When buying a new receiver how much do you listen to the sales person?

Discussion in 'Archived Threads 2001-2004' started by Tony-Merit, Sep 25, 2002.

  1. Tony-Merit

    Tony-Merit Agent

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    I have been thinking of upgrading my Technics SA-DX750 for a while now. I have been to all the local electronic stores to see what receivers that do have. I get different opinions from the sales people on what brand I should get or how much I should spend. When you are out looking to buy, how much should the sales person influence your decision? Sometime I just get the feeling there trying to make more money off me, not help me. Maybe I am just being to cynical. My question to anyone that wants to answer how much do you listen to the sales person?
     
  2. Joe Szott

    Joe Szott Screenwriter

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    I would suggest reading up and this board and other forums to get an idea of what you want first. Then evaluate what the Salesman says based on what you already know to be true. If he lies to you straight out, dump him. If he is a good salesman, he will listen to what you want before he tells you what you need and will be honest.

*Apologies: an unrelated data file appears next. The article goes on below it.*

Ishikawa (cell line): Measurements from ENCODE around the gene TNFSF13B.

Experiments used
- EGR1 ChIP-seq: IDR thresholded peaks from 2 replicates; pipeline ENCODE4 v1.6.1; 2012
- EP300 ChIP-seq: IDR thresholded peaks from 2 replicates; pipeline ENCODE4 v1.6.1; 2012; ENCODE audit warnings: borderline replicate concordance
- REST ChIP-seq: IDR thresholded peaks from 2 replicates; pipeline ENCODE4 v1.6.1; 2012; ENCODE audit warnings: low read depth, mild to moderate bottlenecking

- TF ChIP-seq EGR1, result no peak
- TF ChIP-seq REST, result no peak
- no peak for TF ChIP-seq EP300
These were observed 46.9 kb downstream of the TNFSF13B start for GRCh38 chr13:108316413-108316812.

For example, we recently went to Soundtrack in Denver to audition some receivers. The guy we had took 30 mins to setup a DVD and surround sound in the room (and it never really worked.) He couldn't answer any of my pointed questions about one receiver vs. another and just kept pushing the Denon 3802 to everyone that came in. Needless to say, I didn't buy anything while I was there and traded 40 mins of my life for a free bottle of water.

    Our friends went to the same soundtrack but got a different guy. When told that they wanted an HK 520 receiver, the salesguy told them that all they carry is the Denon 3802 in that class but that the HK is a 'slightly' better receiver. He gave them a great deal on the Denon so they bought it, but you gotta trust a salesman that tells you a product they don't even carry is better than the one on the shelf behind him.

    Use your instincts, they are usually correct.
     
  3. RichardMA